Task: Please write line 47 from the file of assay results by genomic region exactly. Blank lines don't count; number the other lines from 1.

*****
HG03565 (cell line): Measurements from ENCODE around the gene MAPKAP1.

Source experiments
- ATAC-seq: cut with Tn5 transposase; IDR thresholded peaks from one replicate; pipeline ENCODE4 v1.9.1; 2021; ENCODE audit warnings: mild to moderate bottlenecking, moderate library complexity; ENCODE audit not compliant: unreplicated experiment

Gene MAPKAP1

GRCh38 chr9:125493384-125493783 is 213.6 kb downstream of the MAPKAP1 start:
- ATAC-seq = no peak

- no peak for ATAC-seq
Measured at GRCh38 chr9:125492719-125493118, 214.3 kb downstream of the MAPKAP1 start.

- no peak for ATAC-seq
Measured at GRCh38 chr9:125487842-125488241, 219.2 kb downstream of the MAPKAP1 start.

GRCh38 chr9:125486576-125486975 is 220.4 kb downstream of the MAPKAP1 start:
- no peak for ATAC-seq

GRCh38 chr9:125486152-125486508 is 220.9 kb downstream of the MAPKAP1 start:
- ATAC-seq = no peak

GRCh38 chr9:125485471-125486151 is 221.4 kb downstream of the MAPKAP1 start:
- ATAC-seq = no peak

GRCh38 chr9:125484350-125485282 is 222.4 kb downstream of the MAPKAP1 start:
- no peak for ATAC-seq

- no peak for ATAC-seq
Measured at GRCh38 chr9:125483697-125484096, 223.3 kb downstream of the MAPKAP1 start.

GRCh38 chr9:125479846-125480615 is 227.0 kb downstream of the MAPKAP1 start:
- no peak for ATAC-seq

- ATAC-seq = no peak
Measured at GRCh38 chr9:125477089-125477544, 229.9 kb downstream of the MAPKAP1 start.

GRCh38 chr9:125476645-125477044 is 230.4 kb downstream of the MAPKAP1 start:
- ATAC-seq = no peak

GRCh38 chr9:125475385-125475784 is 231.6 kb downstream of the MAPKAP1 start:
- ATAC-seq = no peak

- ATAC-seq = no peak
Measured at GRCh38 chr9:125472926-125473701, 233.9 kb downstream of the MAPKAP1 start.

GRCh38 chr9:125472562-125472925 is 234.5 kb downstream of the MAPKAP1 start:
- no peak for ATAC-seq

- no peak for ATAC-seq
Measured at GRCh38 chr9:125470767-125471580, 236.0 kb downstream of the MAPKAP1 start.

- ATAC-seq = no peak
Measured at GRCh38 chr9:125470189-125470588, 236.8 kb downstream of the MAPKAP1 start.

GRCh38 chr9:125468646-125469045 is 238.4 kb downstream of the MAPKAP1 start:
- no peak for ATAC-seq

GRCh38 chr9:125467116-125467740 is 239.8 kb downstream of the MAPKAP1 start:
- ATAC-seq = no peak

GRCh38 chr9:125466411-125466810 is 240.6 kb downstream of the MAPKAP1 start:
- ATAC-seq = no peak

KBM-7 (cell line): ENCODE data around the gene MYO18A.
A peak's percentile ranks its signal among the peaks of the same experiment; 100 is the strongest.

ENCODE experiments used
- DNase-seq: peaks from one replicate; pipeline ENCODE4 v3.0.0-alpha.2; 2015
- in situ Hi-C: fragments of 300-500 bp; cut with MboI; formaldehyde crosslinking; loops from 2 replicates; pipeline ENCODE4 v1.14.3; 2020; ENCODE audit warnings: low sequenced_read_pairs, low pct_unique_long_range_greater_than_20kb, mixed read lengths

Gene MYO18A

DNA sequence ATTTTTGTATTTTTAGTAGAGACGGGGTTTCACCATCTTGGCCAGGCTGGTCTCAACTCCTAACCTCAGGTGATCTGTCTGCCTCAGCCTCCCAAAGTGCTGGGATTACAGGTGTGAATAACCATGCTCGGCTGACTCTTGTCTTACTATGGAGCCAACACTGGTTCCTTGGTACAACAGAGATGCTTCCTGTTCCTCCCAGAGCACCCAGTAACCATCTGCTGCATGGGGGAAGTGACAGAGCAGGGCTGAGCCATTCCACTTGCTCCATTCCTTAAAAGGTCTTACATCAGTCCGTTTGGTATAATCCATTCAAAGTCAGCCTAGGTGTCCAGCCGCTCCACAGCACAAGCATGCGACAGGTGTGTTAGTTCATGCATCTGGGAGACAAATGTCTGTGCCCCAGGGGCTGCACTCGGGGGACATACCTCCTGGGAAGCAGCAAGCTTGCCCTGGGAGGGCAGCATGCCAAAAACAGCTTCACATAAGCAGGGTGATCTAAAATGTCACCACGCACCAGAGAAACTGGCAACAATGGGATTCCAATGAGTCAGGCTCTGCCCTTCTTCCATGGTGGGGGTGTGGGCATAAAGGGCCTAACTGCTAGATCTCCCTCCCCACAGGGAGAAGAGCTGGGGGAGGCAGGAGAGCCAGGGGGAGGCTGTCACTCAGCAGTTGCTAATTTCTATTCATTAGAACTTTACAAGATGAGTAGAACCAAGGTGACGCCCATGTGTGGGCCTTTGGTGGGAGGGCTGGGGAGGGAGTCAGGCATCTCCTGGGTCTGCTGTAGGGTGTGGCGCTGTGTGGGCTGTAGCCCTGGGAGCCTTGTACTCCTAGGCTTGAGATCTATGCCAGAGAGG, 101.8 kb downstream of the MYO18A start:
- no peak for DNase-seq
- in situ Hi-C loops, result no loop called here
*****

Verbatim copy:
- in situ Hi-C: fragments of 300-500 bp; cut with MboI; formaldehyde crosslinking; loops from 2 replicates; pipeline ENCODE4 v1.14.3; 2020; ENCODE audit warnings: low sequenced_read_pairs, low pct_unique_long_range_greater_than_20kb, mixed read lengths